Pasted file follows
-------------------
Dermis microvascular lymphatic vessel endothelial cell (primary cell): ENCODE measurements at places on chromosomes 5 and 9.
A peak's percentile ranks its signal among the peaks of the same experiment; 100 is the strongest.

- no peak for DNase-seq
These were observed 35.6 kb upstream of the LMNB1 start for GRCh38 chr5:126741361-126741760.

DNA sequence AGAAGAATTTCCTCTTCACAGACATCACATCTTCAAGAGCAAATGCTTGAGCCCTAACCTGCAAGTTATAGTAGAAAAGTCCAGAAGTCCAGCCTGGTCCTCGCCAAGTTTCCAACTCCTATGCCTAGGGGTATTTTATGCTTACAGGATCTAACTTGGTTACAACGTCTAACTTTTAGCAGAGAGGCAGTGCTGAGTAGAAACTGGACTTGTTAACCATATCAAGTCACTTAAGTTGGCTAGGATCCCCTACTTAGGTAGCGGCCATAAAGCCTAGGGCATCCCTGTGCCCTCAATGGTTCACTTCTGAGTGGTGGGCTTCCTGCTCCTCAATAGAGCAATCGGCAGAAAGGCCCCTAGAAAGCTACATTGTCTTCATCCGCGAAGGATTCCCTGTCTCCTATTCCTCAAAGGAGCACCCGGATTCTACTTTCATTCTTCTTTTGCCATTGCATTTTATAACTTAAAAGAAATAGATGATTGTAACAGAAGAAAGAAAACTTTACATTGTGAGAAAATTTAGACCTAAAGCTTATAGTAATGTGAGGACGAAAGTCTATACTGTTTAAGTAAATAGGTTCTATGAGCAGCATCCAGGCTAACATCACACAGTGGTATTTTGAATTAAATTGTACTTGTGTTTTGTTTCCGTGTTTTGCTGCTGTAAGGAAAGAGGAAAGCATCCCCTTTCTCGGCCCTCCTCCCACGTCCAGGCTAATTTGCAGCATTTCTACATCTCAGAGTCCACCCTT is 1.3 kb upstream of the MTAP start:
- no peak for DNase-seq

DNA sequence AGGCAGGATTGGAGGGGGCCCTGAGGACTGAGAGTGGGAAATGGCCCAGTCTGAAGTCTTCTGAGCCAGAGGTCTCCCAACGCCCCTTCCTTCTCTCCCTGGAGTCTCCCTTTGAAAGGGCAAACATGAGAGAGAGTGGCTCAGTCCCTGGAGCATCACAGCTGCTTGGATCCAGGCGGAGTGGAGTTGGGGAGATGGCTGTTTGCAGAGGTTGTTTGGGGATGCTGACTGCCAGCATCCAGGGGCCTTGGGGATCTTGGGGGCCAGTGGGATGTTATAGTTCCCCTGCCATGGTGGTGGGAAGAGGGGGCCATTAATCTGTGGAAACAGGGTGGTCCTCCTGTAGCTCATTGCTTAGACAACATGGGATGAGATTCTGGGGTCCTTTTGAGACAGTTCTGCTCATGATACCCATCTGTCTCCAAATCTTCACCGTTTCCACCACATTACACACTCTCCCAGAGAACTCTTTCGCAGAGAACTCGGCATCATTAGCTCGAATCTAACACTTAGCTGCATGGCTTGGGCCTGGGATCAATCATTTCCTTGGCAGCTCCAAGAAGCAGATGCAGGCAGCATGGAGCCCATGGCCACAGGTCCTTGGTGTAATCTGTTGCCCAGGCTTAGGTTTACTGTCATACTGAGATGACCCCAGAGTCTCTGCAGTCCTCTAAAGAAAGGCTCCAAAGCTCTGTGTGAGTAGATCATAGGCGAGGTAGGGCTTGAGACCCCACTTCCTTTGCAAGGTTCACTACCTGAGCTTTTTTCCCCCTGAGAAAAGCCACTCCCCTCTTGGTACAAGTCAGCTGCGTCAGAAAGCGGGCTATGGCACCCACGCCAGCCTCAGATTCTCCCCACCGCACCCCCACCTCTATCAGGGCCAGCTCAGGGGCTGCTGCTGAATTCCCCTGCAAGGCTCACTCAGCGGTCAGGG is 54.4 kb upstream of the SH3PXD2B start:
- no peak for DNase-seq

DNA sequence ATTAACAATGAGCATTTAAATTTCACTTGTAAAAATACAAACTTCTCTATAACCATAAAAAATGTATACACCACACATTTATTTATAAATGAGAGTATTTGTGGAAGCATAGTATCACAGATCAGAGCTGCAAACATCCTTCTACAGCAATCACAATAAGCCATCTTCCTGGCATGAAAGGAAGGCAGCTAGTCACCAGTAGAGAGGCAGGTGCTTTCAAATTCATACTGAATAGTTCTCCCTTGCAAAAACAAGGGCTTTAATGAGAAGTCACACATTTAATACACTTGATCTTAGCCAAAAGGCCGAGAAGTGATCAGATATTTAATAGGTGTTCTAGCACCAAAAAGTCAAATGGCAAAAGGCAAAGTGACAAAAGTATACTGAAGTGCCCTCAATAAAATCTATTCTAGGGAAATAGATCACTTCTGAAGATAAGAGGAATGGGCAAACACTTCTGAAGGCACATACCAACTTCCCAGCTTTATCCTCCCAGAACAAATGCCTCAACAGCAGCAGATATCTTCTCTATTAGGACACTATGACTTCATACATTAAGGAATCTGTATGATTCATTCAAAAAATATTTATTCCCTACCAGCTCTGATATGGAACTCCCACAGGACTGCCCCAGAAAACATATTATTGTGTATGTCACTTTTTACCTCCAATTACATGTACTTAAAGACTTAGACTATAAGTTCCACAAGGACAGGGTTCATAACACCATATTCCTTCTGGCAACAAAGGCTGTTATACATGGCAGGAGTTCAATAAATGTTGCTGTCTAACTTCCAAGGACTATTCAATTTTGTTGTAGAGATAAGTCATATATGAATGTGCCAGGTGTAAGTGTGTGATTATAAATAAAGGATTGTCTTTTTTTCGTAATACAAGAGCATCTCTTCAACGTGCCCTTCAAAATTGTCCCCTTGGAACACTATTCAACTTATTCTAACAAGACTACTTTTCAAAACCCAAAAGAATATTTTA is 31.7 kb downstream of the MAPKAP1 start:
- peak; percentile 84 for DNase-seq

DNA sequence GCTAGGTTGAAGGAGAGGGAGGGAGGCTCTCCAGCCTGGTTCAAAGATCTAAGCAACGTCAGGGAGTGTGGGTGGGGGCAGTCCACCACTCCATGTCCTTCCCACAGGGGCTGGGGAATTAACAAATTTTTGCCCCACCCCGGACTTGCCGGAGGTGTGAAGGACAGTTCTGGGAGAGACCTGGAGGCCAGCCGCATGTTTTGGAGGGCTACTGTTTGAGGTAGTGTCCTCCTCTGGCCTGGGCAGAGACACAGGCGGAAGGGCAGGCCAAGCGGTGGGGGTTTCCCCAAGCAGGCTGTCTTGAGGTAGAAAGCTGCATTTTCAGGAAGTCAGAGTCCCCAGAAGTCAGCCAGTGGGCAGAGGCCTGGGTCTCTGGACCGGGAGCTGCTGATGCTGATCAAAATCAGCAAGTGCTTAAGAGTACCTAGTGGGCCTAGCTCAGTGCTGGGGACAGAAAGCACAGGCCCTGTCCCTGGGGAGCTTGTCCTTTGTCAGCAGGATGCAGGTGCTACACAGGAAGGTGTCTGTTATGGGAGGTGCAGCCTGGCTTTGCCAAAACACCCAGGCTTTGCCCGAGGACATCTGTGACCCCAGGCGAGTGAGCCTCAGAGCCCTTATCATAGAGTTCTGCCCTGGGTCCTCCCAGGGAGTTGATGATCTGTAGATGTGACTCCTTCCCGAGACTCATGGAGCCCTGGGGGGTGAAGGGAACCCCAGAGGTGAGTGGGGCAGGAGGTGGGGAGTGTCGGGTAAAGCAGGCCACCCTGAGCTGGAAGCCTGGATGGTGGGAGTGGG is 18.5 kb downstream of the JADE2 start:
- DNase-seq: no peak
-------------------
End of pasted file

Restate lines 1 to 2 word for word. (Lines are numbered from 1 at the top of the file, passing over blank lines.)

Dermis microvascular lymphatic vessel endothelial cell (primary cell): ENCODE measurements at places on chromosomes 5 and 9.
A peak's percentile ranks its signal among the peaks of the same experiment; 100 is the strongest.